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Do Conduct Credits Change After My Case Reduced Per Prop 47?

It is commonly understood that Proposition 47’s benefits eliminate all consequences of having a felony conviction.  Our office has spoken with many potential clients and even other attorneys who do not know which felony offenses Prop 47 applies to and that certain prior convictions can disqualify the individual from the benefits of Prop 47 (even when the charges qualify).
In a Nutshell: If a conviction is reduced from a felony to a misdemeanor under Prop 47, conduct credits do not change (increase) if defendant originally sentenced to a strike offense and an offense eligible for reduction under Prop 47, as the following case summary explains.
The following case involving Mr. Kevin Mallard, who was serving time in state prison for a carjacking (Penal Code § 215(a)) conviction, as well as a probation violation of a case involving possession of concentrated cannabis (Health and Safety Code § 11357(a)), both felonies.

The facts of the case are important to understand toward appreciating how Proposition 47’s benefits were limited in this case.

In July of 2013, Mr. Mallard went to the county jail to visit a friend.  He was searched at the jail and found to have 3.6 grams of concentrated cannabis in his pocket.  He then entered a plea to a violation of Health and Safety Code § 11357(a) and was placed on three years of felony, formal probation under Prop 36 (Penal Code § 1210.1).

Two months later, Mr. Mallard pulled an elderly woman out of her SUV and drove away.  After about a year of fighting the case, he was convicted of carjacking (Penal Code § 215(a)).  He was then sentenced to three years in state prison.

Court of Appeal 4th District Division 3 Orange CountyCourt of Appeal 4th District Division 3 Orange County

On the same day as his sentencing for the carjacking, the trial court sentenced him to eight months for his violation of probation on the possession of concentrated cannabis charge.  The eight months was to run consecutive to, not concurrent with, his carjacking sentence of three years.  The trial court noted that Mallard had served fourteen actual days on the cannabis charge and gave him two days of conduct credit (15 percent) under Penal Code § 2933.1, based on the carjacking conviction.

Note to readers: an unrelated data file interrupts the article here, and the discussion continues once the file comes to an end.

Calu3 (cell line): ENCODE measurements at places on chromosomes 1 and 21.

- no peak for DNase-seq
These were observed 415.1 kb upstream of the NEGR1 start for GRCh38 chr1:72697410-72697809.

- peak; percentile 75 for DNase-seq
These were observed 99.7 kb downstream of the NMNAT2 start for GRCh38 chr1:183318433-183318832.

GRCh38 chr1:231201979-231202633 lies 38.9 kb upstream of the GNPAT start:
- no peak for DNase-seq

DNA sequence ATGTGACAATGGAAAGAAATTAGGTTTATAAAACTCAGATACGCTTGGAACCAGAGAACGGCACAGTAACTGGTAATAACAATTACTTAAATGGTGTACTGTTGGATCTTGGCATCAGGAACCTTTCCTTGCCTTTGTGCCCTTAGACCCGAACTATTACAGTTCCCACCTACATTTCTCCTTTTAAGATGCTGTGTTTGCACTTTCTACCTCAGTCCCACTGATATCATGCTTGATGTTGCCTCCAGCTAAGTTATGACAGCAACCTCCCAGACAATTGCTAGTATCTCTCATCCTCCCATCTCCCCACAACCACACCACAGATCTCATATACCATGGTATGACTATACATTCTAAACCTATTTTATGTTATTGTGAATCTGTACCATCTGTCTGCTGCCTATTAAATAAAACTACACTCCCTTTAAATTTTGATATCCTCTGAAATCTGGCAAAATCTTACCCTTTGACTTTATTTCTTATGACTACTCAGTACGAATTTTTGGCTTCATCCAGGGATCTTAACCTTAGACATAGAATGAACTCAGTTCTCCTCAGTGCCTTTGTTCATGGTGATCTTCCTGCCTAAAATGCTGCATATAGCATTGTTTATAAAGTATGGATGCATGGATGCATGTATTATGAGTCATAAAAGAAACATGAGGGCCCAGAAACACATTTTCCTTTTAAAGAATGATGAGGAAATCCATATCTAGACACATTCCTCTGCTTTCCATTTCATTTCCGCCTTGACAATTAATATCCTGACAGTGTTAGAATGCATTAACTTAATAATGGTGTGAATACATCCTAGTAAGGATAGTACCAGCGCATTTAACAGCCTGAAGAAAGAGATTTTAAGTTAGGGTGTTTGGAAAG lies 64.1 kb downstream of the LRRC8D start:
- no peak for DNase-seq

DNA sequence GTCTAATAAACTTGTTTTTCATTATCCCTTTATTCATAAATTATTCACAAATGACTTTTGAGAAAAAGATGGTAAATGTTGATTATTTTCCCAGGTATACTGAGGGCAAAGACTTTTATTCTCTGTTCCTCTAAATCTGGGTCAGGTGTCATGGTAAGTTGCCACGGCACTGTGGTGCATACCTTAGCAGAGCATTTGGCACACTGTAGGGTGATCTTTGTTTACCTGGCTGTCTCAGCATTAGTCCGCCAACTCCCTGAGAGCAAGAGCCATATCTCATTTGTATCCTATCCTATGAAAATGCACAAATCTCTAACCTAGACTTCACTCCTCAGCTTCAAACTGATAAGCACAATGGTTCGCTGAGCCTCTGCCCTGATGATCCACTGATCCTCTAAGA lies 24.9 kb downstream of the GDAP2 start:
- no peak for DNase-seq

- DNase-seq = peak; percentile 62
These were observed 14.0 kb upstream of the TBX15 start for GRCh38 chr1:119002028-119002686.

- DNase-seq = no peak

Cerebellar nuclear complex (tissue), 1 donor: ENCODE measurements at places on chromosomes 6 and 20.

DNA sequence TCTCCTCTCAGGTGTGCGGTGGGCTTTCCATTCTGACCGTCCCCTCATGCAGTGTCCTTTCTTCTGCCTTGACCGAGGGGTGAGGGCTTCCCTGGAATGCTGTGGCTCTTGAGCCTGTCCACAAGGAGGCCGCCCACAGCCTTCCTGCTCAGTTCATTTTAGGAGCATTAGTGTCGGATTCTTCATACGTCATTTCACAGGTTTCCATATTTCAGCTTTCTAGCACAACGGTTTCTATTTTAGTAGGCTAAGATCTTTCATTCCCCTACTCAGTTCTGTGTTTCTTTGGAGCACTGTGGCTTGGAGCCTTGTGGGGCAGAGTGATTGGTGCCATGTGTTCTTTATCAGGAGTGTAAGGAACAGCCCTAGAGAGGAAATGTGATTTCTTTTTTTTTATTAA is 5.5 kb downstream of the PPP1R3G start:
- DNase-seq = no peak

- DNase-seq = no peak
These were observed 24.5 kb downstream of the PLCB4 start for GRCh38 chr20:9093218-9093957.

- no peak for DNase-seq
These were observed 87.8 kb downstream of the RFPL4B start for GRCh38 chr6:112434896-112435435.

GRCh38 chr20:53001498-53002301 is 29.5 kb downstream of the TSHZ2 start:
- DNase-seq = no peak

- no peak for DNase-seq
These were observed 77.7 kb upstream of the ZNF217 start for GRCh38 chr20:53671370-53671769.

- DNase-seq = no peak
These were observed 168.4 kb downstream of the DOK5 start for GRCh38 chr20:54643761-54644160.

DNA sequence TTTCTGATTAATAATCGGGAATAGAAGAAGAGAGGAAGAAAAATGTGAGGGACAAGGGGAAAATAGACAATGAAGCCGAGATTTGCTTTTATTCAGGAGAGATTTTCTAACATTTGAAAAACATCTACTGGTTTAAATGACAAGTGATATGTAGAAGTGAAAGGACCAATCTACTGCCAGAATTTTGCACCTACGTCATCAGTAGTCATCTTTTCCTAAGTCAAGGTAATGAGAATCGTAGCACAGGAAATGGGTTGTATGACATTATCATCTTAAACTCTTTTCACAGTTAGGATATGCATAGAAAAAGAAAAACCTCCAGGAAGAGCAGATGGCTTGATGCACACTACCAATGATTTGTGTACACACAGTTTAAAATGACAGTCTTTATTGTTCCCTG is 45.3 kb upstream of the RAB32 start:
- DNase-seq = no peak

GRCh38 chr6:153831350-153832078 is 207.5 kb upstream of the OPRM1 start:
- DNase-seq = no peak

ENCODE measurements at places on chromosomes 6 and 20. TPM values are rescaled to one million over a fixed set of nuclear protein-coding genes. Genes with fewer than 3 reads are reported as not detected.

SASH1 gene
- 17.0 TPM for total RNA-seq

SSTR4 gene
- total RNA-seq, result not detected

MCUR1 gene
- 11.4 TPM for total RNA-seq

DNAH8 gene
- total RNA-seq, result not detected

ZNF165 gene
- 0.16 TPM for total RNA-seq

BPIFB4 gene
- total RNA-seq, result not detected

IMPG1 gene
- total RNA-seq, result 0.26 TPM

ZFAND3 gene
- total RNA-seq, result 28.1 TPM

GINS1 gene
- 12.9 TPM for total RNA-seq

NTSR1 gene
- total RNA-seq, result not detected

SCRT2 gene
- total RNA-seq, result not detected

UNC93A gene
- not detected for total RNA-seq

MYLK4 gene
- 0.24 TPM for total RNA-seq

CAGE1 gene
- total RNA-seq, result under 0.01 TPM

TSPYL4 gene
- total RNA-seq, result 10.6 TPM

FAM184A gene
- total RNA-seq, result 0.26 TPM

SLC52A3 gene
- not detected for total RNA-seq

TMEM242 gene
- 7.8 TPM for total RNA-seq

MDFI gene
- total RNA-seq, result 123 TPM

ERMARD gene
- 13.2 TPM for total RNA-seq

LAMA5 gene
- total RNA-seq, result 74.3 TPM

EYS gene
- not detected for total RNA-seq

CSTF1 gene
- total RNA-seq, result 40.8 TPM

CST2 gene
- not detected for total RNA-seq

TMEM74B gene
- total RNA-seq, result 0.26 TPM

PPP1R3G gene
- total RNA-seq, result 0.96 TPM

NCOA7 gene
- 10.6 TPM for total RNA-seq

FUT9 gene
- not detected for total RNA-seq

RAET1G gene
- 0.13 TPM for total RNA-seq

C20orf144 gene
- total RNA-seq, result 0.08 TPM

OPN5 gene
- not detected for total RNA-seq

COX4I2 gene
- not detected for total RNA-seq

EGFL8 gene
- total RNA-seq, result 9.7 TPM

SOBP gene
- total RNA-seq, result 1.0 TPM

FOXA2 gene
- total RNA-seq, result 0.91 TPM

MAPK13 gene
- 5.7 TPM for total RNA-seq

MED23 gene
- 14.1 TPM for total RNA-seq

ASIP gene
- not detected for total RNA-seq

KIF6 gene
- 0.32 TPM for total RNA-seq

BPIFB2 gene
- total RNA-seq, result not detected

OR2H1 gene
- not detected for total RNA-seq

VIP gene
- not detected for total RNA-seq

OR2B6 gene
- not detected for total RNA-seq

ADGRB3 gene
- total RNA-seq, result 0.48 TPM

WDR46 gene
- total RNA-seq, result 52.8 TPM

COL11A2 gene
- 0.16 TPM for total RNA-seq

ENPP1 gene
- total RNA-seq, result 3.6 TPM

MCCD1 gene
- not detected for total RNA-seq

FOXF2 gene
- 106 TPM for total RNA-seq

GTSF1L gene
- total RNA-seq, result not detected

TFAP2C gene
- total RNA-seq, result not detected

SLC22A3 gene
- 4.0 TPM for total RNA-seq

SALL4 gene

Probation 47 was then passed about two months later in November, 2014.  Mr. Mallard then filed a petition for recall of his marijuana charge, which was eligible for resentencing under Prop 47.  The judge granted the petition and resentenced the conviction as a misdemeanor, but kept the sentence at 240 days to run consecutive to the three year carjacking term.

In 2016, once Mr. Mallard completed 85% of his three-year term for carjacking, he was transferred to a jail to serve the remaining consecutive term of 240 days.  His projected release date was set in 2017, based on fifteen percent being applied.

Mr. Mallard then filed a motion to receive 50 percent conduct credits under Penal Code § 4019 for his possession of marijuana jail term and not to be limited to fifteen percent, as under Penal Code § 2933.1, based on the carjacking conviction.

The trial court denied the motion, finding that People v. Hamlin (2009) 170 Cal. App. 4th 1412 applied, as the eight-month sentence was imposed at the same time as the three year term.

Mallard appealed this ruling.  The Fourth Appellate District, in In re Kevin Dwayne Mallard (2017 DJDAR 840) denied the appeal, affirming the trial court.  The court explained first how a conviction for carjacking is a violent felony listed under Penal Code § 667.5(c) and that once the person is sentenced to state prison, as Mallard here, the person’s presentence and post sentence conduct credits are both limited to fifteen percent.  People v. Valenti (2016) 243 Cal. App. 4th 1140, 1184.

The court noted that section 2933.1 applies to the offender and not the offense.  Thus, the conduct credits apply to all counts of the convictions that encompass the prison term, regardless of whether each court falls under § 667.5.  Valenti, supra, at 1184, People v. Jacobs (2013) 220 Cal. App. 4th 67, 77.  In Hamlin, supra, the court addressed the situation where, as here, defendant is sentenced on a misdemeanor, and held that the fifteen percent credit applied to the misdemeanor sentences as well.

Consequently, the appellate court affirmed the application of section 2933.1 to the felony-turned-misdemeanor sentence.

The citation for the Fourth Appellate District Court ruling discussed above is In re Kevin Dwayne Mallard (4th App. Dist., 2017) 7 Cal.App.5th 1220.

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